Welcome to Anne Bradstreet College, an all-girls prep school in Boston, where a high SAT score is the ultimate status symbol, followed closely by a string of Tiffany pearls. At ABC, as the school is affectionately known, high school isn't just about shoes, boys and weekend getaways; it's about becoming more accomplished than Joan of Arc. Good Girls follows the various personalities of the ABC Debate Team, a collection of high-achieving young women who never break curfew, always do their homework, and all have plans of attending Ivy League colleges. Perhaps the most over-achieving of all her friends is Allie Denning, a tenth grader who is the youngest captain of the ABC Debate Team in the school's long history. Little does Allie know, her tidy life is about to change. Enter the 15 year-old Octavia Irving, a wild party girl from Montreal, and daughter to now-estranged trust fund-baby parents, Sophie and Mordecai. Allie is a consummate rule-follower, while Octavia loves to break any rule she can for the sake of it. By getting to know each other, both girls influence and change one another. Ultimately, Good Girls is a feminist coming-of-age story about two very different young women. Each girl must decide whether to embrace the life she's been living, or rebel against her current reality.
Good Girls is the first book in a planned series of witty, daring and feminist-first YA novels that will follow Allie and Octavia throughout their time as students at ABC.
Shalta Dicaire Fardin
Shalta Dicaire Fardin is a Gender Studies graduate, who works in advertising. She lives in Toronto, Ontario, and for her four-legged child Jasper.
Sarah Sahagian is a PhD Candidate in Gender Studies and also writes about pop culture on the internet. She wants nothing more than to tell stories that show teenage girls how strong they really are. In high school, Sarah was an internationally ranked public speaker and debater, representing Canada multiple times at the World Individual Debating and Public Speaking Championship. She lives in Toronto.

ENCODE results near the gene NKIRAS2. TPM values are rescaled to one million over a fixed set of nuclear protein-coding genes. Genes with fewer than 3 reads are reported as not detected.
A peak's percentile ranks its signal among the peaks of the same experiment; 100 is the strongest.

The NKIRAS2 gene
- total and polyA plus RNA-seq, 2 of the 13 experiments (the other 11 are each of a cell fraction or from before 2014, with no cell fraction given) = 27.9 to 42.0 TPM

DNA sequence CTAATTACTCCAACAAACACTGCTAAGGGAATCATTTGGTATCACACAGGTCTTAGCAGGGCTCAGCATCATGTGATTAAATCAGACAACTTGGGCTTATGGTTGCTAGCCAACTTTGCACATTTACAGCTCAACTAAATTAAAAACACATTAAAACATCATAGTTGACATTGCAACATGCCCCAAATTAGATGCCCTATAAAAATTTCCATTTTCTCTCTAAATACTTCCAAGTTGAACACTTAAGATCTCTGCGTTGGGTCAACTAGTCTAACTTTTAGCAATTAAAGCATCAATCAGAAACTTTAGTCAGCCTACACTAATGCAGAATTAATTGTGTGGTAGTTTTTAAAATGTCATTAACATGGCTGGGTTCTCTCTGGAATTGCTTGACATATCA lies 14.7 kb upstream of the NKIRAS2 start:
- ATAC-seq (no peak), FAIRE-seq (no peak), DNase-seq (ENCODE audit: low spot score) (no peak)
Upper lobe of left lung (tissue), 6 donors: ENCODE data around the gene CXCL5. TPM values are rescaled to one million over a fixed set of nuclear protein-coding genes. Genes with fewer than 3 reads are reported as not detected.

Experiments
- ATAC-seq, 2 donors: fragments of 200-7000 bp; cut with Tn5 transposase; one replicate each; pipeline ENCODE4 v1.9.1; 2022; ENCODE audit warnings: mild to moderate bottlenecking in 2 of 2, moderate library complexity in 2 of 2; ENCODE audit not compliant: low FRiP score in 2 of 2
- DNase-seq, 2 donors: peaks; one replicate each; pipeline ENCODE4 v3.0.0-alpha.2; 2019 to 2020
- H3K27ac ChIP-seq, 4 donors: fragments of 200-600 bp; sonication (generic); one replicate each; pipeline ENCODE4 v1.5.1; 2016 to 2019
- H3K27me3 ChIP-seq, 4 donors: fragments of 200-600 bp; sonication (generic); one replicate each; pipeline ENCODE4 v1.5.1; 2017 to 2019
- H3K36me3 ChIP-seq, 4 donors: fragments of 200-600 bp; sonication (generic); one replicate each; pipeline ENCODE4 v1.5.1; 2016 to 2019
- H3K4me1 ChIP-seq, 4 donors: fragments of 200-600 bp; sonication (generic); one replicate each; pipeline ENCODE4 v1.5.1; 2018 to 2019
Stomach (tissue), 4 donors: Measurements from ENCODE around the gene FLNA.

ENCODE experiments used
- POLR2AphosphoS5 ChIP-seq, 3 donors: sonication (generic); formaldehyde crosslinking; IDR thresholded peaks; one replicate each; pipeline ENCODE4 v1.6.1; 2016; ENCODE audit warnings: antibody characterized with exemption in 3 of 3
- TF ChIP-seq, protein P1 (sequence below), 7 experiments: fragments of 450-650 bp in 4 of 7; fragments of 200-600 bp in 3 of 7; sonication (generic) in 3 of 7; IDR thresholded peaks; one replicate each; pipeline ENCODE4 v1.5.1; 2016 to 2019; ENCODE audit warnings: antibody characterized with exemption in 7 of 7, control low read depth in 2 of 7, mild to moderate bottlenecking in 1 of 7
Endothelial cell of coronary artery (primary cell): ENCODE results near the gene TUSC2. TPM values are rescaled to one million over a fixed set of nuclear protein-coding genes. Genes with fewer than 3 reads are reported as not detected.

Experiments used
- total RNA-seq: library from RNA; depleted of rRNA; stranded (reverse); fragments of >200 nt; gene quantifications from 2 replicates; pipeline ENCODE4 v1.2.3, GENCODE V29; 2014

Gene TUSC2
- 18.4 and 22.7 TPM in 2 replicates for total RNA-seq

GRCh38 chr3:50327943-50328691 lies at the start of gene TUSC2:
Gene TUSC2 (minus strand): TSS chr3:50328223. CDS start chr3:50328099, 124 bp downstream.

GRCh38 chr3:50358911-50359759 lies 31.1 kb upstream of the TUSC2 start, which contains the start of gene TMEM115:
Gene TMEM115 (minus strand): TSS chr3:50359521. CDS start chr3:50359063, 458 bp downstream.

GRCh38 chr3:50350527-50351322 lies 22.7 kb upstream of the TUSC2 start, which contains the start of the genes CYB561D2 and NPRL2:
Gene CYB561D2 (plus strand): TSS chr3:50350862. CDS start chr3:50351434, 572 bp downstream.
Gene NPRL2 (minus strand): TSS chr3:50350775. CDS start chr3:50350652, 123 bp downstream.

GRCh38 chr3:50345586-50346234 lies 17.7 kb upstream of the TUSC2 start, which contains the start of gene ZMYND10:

Sarah Sahagian is a PhD Candidate in Gender Studies and also writes about pop culture on the Internet. She wants nothing more than to tell stories that show teenage girls how strong they really are. In high school, Sarah was an internationally ranked public speaker and debater, representing Canada multiple times at the World Individual Debating and Public Speaking Championship. She lives in Toronto.
"Good Girls is as refreshing as it is original, and it's definitely one of a kind. Every teenage conversation and snarky aside in the book is completely genuine, and makes the reader feel like they are right back in high school, even if they did not experience the trappings and social hierarchy of an all-girls private school or academic competition. Good Girls not only captures the thrill of a first kiss, but also the thrill of finally finding your way at school. It's Mean Girls and Never Been Kissed except the nerds are not mathletes or social exiles, they're the coolest kids in the room. While the book is perfect for its audience, it also transcends beyond the demographic as a piece of contemporary nostalgia. Lines like "trust fund loser," "gateway academic drug," and most importantly, "girls can be ambitious without being freaks" feel like instant classics. It's Type-A Gossip Girl-esque gold, and will hopefully serve as the first in a series of books chronicling what life can be like at or outside of ABC."
--Joanna Adams, TV producer, The Huffington Post Canada assc. news editor, online columnist
"This story adds complexity to the good girl/cool girl tropes with a swagger that will have you cheering by the end. Octavia and Allie are a force to be reckoned with as they break down the social rules that are holding them back."
--Rebecca Diem, author of the Tales of the Captain Duke
"Good Girls is an exciting and heartfelt introduction to the world of the prestigious Anne Bradstreet College, where two very different girls are pushed together as teammates, then friends. Reading about Octavia and Allie - and the many other quirky and endearing ABC denizens - is not just entertaining, but also gives us an opportunity to think about our own relationships with others, and celebrate our unique strengths."
--Jarrah Hodge, founder of gender-focus.com
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